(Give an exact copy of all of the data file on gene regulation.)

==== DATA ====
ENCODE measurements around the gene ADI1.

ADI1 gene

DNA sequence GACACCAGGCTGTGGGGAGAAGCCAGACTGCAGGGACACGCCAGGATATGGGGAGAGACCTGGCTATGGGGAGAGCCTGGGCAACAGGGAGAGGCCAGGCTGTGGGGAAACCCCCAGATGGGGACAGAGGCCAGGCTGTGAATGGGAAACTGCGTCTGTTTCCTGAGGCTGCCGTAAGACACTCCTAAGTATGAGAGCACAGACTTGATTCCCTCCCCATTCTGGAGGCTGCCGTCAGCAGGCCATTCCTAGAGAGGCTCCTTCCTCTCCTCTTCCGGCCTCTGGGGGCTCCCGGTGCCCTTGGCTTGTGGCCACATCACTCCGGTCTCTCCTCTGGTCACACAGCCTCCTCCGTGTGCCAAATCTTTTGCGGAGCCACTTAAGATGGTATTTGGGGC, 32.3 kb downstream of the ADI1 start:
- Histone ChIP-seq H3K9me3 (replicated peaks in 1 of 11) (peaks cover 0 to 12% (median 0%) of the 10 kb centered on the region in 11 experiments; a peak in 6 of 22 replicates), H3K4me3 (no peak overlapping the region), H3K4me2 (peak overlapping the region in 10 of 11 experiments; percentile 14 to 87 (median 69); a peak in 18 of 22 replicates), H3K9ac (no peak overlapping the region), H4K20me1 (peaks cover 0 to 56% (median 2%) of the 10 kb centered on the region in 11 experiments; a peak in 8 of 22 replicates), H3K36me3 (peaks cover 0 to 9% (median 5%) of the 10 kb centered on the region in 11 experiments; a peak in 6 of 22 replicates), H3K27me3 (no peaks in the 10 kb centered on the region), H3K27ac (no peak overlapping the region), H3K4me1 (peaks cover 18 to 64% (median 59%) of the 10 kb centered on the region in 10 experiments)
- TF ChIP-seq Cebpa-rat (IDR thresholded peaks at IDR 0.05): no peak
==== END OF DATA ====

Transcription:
ENCODE measurements around the gene ADI1.

ADI1 gene

DNA sequence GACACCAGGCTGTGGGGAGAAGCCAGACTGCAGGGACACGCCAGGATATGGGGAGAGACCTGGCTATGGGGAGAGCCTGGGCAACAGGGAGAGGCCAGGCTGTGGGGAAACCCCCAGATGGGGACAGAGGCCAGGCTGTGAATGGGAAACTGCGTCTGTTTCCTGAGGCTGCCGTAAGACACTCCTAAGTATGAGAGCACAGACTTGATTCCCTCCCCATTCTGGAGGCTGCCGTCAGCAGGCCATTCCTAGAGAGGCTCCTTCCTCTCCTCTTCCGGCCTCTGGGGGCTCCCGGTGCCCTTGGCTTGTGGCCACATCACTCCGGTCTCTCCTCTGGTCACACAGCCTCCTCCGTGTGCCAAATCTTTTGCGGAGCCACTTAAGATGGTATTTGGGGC, 32.3 kb downstream of the ADI1 start:
- Histone ChIP-seq H3K9me3 (replicated peaks in 1 of 11) (peaks cover 0 to 12% (median 0%) of the 10 kb centered on the region in 11 experiments; a peak in 6 of 22 replicates), H3K4me3 (no peak overlapping the region), H3K4me2 (peak overlapping the region in 10 of 11 experiments; percentile 14 to 87 (median 69); a peak in 18 of 22 replicates), H3K9ac (no peak overlapping the region), H4K20me1 (peaks cover 0 to 56% (median 2%) of the 10 kb centered on the region in 11 experiments; a peak in 8 of 22 replicates), H3K36me3 (peaks cover 0 to 9% (median 5%) of the 10 kb centered on the region in 11 experiments; a peak in 6 of 22 replicates), H3K27me3 (no peaks in the 10 kb centered on the region), H3K27ac (no peak overlapping the region), H3K4me1 (peaks cover 18 to 64% (median 59%) of the 10 kb centered on the region in 10 experiments)
- TF ChIP-seq Cebpa-rat (IDR thresholded peaks at IDR 0.05): no peak